The walls of Whiterun seemed almost like a comfort to behold. Breezehome would be a nice place to be. Perhaps she'd save up for it. Maybe she'd visit Falkreath and see if the Lakeview manner would be available to her.
"Halt! W-" the guard at the gate cried, but Jaylay quickly cut him off.
"Riverwood is in need of the Jarl's aid! Please!" She cried, sounding desperate.
"Gods. Riverwood is in trouble too? The Jarl is in Dragonsreach at the top of the hill. Go right inside."
Jaylay nodded thankfully and slipped into the giant wooden gates.
The city was full of people, and the Khajiit instantly went to her right to sell the helmet she didn't need.
Collecting forty gold for it, she then went over to the inn, asking for a room. The innkeeper at the Bannered Mare narrowed her eyes at the Khajiit, but gladly took her money. "Keep your nose clean, Khajiit. If I find any trouble you'll be banned. Other than that, the room is yours."
The cat's ears lowered. "Trust me. If I wanted to cause trouble, you'd not have heard me speak to you." She pointed out.
The innkeeper made a huff, but Jaylay just ignored her. She had a Jarl to speak to.
Dragonsreach was much more massive that she remembered and much more beautiful. Even Jorrvaskr was a much more impressive building than she recalled.
Her body felt weak, and even weaker after going up the stairs with the thick armor on.
Shit. She needed to get a good workout before doing anything.
Catching her breath at the door, she sighed slowly before pulling the huge doors open and slipping inside.
The gravity against the doors made them thump shut again behind her as she heard Jarl Balgruuf arguing with his housecarl and his steward.
She let her nose twitch as the food along the two long tables made her mouth water. She embarrassingly wiped her mouth. When was the last time she ate? She... couldn't remember. She couldn't remember anything before the wagon ride... She doesn't remember her family. She doesn't know how she knows what she does. She knows how to read and write, but where did she learn? Did she have a family? She doesn't remember Elsywere, but she knows it's a beautiful desert land.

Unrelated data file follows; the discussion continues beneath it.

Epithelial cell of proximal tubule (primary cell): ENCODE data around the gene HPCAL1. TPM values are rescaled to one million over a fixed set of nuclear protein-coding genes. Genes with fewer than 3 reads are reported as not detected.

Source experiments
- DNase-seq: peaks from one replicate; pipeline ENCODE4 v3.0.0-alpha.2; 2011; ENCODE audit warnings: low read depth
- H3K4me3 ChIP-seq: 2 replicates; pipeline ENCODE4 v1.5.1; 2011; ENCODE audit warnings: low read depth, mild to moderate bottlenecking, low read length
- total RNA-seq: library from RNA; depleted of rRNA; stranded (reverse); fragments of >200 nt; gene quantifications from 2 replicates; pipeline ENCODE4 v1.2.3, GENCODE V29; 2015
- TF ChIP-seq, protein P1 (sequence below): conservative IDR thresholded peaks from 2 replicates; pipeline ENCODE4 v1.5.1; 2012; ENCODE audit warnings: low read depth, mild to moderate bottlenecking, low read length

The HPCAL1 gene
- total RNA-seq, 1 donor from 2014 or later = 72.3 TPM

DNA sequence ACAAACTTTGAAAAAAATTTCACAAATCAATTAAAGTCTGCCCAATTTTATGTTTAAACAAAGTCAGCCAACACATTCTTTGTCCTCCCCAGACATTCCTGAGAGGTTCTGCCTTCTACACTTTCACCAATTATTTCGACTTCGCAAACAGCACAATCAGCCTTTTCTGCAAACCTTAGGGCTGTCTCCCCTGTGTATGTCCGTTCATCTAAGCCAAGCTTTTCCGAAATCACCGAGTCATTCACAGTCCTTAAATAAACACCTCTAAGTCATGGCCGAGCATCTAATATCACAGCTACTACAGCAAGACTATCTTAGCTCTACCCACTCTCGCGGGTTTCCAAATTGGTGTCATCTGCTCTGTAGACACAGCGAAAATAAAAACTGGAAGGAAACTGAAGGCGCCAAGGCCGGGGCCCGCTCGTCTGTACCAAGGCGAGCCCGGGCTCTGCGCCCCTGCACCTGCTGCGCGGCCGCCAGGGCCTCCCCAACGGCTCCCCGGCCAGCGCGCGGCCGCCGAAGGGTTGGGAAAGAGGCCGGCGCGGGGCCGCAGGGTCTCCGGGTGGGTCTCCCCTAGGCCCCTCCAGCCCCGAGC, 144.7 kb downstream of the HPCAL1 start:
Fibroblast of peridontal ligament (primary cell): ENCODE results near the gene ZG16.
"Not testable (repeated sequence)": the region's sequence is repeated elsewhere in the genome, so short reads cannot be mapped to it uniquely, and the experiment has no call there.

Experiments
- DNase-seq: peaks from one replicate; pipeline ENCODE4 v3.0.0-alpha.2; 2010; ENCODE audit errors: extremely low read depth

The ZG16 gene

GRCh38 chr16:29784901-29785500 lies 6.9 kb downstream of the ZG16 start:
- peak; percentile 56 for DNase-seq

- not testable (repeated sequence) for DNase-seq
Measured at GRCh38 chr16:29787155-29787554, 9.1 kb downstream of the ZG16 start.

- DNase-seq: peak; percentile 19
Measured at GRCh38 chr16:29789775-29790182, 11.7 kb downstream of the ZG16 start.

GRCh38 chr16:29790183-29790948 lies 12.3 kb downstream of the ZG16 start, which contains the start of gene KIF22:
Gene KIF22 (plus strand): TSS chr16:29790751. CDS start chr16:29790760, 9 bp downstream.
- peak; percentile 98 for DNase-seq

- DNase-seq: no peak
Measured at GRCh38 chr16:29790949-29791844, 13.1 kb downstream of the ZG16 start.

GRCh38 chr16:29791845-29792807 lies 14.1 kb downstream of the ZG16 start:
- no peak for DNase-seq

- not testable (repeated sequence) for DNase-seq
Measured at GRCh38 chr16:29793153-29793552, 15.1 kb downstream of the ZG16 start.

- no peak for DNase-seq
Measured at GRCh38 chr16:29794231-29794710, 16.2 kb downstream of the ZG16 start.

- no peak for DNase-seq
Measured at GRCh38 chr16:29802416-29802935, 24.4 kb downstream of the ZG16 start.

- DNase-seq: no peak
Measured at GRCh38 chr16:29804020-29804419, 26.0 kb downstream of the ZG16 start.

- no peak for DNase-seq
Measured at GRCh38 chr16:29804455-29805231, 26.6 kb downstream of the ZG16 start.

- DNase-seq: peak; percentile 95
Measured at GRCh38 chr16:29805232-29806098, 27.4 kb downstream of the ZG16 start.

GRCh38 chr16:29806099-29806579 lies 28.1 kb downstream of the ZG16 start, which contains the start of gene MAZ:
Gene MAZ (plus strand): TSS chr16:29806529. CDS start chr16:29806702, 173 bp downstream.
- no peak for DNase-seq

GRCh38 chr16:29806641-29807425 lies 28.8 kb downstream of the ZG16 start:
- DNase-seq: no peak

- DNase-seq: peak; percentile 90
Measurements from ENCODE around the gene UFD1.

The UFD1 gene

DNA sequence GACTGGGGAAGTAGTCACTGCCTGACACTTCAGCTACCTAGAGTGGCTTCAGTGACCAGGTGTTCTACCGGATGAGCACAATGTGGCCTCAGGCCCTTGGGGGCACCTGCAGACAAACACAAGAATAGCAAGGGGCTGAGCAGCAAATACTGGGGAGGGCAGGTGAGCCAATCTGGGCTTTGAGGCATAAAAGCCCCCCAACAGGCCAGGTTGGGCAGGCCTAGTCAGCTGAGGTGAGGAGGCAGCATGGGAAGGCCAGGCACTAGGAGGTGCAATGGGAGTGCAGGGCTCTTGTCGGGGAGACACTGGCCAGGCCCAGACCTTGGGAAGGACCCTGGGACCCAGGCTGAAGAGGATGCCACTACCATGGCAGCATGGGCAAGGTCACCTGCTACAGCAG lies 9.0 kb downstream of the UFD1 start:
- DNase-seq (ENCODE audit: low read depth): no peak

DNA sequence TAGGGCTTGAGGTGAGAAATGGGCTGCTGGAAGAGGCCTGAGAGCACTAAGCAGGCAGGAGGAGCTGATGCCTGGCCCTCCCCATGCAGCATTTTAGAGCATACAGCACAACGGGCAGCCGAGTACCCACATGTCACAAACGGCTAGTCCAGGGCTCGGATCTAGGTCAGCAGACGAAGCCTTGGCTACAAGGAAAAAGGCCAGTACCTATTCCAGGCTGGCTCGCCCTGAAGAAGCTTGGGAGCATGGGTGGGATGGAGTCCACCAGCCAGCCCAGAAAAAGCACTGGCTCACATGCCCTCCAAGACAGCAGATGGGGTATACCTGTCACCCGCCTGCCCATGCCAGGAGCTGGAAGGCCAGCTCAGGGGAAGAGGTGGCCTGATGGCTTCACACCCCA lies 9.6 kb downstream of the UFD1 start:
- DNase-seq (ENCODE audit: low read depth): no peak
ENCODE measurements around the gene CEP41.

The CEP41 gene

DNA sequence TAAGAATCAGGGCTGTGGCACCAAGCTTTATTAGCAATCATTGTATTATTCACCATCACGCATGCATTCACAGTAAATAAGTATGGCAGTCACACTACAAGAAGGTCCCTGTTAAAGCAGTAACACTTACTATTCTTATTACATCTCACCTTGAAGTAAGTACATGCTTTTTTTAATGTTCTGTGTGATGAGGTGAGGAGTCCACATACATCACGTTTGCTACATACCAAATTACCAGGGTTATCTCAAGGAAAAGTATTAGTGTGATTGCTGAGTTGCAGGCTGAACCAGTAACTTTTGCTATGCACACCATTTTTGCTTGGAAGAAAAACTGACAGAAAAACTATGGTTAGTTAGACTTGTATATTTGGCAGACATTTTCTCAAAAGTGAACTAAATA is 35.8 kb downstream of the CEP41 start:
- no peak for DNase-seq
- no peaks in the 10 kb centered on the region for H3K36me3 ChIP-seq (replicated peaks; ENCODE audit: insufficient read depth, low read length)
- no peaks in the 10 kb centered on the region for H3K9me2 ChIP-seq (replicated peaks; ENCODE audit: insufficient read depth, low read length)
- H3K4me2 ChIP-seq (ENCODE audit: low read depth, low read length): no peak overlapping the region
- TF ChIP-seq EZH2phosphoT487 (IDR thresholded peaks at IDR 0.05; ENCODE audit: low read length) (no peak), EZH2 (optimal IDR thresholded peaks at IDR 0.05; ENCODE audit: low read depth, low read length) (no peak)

Her ears lowered sadly as she was called out to.
"What is the meaning of this interruption!?" The dark elf woman cried.
"Oh, well, I just thought you'd like to know about the dragon I saw in Helgen, and it was heading toward Riverwood, which sent me to ask for the Jarl's aid."
"Riverwood's in danger? We shall send a troop at once." Balgruuf cried.
Irileth focused on a different topic, however.
"You were at Helgen when the dragon attacked?"
The furred citizen nodded and began to explain what occurred, each person listening carefully.
"Say, I have a favor to ask of you, as you have more experience with dragons than any of us-" Balgruuf began.
"I wouldn't say experience..." Jaylay added, but Balgruuf continued.
"-my court wizard, Farengar, needs someone to go on an errand involving some sort of dragon-y thing. If you retrieve it for him, I'll be glad to reward you for it."
"Give me a week. I'd be glad to retrieve it for you, but I am not in my best state at the moment. Give me a few days to train myself for anything I might find there. You've waited this long for it. What's a few more days?" Jaylay pointed out.
"Hm. Understandable. Farengar can be patient. Thank you. We shall see you when you return then, adventurer."
The cat gave a halfhearted bow and twirled around to head back to the inn to rest after such a long day. Tomorrow, she'd see if she could egg some companions into sparring her.